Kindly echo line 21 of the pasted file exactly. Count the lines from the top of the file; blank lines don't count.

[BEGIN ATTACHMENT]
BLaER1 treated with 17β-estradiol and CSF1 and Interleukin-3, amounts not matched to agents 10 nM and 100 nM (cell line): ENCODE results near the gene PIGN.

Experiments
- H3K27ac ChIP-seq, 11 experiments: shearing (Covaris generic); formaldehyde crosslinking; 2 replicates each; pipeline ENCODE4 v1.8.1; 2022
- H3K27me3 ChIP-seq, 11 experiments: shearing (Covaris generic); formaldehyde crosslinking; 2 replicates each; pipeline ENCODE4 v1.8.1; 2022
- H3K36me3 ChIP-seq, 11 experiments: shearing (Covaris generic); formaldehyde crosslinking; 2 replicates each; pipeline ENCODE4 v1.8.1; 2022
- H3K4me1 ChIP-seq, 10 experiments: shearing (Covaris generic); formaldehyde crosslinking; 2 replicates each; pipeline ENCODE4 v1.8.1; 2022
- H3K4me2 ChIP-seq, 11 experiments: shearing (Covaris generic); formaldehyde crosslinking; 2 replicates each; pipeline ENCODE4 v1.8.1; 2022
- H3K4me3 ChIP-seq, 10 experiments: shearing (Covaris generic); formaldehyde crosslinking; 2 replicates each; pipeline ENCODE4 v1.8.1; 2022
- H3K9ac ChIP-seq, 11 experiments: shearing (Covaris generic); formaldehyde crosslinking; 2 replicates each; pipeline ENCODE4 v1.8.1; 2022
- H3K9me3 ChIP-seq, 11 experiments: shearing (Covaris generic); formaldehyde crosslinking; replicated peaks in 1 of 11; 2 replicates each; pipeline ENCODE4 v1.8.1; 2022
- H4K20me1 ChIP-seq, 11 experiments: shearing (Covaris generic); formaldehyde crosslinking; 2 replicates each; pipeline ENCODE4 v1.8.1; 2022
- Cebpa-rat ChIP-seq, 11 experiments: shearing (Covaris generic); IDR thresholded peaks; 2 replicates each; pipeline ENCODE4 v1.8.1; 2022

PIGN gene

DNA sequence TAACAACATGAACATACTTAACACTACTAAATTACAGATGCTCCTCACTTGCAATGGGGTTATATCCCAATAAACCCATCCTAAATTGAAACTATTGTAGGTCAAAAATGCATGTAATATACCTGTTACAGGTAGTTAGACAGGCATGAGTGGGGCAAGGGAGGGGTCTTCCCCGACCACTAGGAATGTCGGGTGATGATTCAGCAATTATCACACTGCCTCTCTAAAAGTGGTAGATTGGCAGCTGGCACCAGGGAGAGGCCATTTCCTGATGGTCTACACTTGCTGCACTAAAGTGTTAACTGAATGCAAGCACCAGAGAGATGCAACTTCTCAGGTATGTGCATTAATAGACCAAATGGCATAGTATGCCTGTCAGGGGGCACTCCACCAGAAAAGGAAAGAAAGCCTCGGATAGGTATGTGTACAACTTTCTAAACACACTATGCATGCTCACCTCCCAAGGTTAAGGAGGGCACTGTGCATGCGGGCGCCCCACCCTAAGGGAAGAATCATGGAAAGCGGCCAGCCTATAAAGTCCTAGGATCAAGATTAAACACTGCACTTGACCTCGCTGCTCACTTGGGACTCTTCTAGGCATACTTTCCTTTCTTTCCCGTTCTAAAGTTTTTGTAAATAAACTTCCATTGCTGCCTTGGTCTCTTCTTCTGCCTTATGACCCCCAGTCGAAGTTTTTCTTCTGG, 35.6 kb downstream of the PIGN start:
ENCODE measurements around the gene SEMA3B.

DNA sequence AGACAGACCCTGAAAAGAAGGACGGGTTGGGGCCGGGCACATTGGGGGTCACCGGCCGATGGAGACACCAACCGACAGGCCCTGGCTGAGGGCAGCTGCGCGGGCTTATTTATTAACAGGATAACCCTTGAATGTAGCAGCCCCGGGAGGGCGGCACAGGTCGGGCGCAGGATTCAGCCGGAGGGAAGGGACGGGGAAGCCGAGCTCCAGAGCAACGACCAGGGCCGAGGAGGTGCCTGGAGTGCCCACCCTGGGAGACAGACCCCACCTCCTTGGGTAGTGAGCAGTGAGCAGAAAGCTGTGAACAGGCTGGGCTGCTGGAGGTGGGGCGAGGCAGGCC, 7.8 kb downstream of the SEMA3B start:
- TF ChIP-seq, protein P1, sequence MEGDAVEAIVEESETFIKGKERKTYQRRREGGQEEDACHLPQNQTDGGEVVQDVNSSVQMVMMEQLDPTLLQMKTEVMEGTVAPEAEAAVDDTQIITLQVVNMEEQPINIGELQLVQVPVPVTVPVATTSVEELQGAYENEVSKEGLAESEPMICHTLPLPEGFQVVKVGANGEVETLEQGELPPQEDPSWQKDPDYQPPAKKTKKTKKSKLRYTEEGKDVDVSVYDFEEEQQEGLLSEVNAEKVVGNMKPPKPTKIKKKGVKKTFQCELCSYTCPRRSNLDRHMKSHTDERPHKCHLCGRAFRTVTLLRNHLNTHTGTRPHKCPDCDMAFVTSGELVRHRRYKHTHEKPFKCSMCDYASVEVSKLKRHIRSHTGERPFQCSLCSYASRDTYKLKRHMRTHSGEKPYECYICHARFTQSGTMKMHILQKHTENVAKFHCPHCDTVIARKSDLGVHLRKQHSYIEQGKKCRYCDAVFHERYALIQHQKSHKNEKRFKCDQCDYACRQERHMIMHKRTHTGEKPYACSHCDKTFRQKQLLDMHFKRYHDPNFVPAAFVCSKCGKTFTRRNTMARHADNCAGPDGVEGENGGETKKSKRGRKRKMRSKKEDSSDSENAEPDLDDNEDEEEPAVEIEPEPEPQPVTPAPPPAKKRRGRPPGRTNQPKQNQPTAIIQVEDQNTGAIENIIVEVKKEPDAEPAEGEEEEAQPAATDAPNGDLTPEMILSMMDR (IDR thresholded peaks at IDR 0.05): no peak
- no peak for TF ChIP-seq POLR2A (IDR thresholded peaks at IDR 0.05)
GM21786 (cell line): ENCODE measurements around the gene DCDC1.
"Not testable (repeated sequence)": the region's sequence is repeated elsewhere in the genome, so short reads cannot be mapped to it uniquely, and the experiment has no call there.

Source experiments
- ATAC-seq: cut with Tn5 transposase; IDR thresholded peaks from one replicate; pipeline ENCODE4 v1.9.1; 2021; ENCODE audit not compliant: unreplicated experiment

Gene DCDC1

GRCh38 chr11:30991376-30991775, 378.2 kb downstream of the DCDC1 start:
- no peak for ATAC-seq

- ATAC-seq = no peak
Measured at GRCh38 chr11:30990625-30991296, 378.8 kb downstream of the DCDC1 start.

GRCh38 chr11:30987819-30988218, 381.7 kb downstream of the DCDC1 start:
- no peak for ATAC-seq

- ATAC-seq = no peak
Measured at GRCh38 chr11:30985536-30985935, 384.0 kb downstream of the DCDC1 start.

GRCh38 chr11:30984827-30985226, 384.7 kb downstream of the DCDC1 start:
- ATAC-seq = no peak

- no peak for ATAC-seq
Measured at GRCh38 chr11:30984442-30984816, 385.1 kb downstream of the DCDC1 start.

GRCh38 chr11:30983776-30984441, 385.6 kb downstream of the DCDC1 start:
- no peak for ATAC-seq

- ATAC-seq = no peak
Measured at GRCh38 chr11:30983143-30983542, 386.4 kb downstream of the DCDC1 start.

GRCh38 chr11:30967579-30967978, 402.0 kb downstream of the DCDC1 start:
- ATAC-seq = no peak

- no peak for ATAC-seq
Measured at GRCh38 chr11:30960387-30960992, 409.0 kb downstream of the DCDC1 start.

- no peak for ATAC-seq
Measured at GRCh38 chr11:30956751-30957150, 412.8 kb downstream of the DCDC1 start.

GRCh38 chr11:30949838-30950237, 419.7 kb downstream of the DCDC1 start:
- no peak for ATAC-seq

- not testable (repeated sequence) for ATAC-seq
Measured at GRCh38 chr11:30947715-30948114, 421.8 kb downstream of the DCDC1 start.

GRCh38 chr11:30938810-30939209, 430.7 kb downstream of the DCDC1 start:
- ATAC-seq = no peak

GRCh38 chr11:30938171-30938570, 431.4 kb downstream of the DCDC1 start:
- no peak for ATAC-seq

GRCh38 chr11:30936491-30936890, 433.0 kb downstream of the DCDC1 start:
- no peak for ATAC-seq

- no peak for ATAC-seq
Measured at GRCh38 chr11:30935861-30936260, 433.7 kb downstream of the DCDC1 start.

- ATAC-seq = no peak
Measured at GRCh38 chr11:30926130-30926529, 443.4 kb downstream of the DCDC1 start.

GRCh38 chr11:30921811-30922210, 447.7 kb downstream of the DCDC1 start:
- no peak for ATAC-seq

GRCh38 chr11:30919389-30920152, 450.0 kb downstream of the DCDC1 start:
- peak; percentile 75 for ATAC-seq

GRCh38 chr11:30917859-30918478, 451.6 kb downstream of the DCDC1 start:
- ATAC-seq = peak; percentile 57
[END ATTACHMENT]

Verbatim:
Source experiments